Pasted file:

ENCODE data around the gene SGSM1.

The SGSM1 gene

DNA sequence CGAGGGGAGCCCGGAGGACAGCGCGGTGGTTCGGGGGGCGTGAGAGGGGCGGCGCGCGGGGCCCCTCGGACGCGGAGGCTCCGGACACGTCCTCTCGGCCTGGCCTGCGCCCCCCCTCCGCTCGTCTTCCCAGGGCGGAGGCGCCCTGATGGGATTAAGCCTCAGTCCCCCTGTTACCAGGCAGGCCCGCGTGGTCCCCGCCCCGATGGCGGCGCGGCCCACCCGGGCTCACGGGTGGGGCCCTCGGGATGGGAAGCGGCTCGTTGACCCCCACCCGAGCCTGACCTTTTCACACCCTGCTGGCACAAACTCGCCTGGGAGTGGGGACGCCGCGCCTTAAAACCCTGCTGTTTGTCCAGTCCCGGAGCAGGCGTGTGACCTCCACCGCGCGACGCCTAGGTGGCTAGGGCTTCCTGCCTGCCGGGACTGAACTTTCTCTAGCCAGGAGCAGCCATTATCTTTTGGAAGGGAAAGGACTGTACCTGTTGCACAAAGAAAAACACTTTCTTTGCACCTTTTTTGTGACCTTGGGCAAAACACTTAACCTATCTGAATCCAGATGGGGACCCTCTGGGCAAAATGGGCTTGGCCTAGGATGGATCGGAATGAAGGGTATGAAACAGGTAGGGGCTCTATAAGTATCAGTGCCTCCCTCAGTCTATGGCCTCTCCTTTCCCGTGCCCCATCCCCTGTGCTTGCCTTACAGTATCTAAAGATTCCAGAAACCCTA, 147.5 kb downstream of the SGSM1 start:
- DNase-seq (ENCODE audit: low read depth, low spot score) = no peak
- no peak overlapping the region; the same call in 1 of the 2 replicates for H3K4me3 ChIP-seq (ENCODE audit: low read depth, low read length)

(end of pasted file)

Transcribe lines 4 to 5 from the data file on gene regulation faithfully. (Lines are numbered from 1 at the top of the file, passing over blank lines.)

- DNase-seq (ENCODE audit: low read depth, low spot score) = no peak
- no peak overlapping the region; the same call in 1 of the 2 replicates for H3K4me3 ChIP-seq (ENCODE audit: low read depth, low read length)